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Online safety tips for grandparents


Grandparents often worry about being in charge of children when they're using the internet. We've put together some online safety information and tips to help you help your grandchildren not to get into scrapes online. 

It's normal to worry about your grandchildren and the internet. For one thing, they're mostly better at it than we are (it's one of the few areas where our wisdom is not in demand). For another, most grandparents want to be the fun people, not the boring old heavy-handed makers of rules.

Then there's the problem of negotiating with the parents - do you secretly think they use technology as free babysitting? Do they have rules they've forgotten to pass on? 


The main risks to your grandchildren on the internet

  • Seeing inappropriate material.
  • Giving away private information that could put them in danger.
  • Saying or doing things they might regret afterwards.
  • Becoming a victim of online bullying.
  • Spending too much time in a virtual world, to the detriment of real world lives.
  • Scams and fraud.
  • Sites promoting inappropriate behaviours, such as anorexia.
  • Malware.

What you can do offline

Online risks aren't so different from offline risks.

  • Children need to know the facts.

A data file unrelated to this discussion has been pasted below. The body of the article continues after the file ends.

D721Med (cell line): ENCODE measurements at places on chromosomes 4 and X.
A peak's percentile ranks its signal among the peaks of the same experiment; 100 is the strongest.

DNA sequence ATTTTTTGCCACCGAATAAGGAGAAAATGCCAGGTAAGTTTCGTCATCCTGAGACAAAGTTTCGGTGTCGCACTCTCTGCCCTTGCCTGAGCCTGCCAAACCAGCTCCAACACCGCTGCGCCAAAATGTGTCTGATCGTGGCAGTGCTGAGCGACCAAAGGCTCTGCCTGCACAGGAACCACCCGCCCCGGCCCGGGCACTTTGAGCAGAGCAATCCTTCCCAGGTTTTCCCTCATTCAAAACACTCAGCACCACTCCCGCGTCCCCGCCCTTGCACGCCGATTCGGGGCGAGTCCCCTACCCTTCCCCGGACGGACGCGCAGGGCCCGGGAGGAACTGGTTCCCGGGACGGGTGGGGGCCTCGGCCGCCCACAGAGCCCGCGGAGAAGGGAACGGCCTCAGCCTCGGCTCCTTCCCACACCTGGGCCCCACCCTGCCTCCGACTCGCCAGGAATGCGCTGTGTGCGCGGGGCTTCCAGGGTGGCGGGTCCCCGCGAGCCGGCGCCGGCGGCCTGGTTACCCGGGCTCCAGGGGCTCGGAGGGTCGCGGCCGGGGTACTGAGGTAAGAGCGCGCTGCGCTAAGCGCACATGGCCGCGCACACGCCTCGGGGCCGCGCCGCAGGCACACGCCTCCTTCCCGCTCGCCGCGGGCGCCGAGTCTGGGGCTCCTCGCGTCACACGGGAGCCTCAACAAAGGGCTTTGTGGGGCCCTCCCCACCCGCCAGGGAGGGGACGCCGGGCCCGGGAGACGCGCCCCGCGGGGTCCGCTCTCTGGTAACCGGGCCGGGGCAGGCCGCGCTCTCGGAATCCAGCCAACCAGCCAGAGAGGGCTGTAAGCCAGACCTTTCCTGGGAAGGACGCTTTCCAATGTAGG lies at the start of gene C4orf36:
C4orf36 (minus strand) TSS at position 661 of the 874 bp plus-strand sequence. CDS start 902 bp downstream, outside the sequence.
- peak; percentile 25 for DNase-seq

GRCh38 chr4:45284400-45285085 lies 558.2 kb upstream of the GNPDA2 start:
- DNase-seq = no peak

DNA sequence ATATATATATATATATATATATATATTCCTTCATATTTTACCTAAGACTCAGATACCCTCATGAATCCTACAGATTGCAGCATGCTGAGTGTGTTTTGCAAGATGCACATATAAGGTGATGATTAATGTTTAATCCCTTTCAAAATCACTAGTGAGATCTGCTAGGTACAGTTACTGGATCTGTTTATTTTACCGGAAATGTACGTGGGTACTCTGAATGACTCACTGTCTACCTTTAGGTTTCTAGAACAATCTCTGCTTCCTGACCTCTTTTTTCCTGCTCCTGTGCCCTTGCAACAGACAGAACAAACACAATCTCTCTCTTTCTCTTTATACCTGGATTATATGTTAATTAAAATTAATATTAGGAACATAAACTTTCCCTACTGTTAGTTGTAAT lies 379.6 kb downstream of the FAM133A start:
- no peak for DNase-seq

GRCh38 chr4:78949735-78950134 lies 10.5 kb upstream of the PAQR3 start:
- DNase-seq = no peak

• They need to learn judgement - by being part of a family which watches TV together, so they learn how to judge between good and bad, fantasy and reality.
  • They need rules.

Different families will put different emphasis on these three basic principles.

  • Be interested in what your grandchildren do online - ask them questions about what they get out of their online activities, what sites they like visiting, and whether they see any risks.
  • Take advantage of the fact that children sometimes talk to grandparents more easily than their parents. Encourage them to share their concerns - you may be surprised by how aware they are of safety issues. Or you may gauge that there are serious concerns that they don't know how to share with their parents.
  • Discuss with the parents what rules they have. You may find they haven't thought about how to help their children handle technology happily - in which case you can point them in the right direction (when you've read our tips!) Or you may find they're well-organised and have simply forgotten to tell you.
  • If your grandchildren are young enough not to have their own devices, it's a good idea to keep computers in a central place, where you can keep an eye on their activities.
  • Other things you might like
  • Talk to your grandchildren about whether communicating responsibly means different things offline and online. (It doesn't! - a good rule of thumb is if you wouldn't say something to someone's face, you shouldn't text it, email it, instant message it or post it as a comment on someone's page.)
  • Teach them to think critically. Just because it's written online, doesn't mean it's true. Reinforce what their schools are doing (or should be!), and talk about distinguishing reliable sources from unreliable ones and how to verify information. You can do this by relating their experiences online to films they like or dislike, or music - it's all part of sifting through and working out what matters, developing judgement you can rely on.
  • Make sure that older children understand that cutting and pasting something directly from a website may be plagiarism. 

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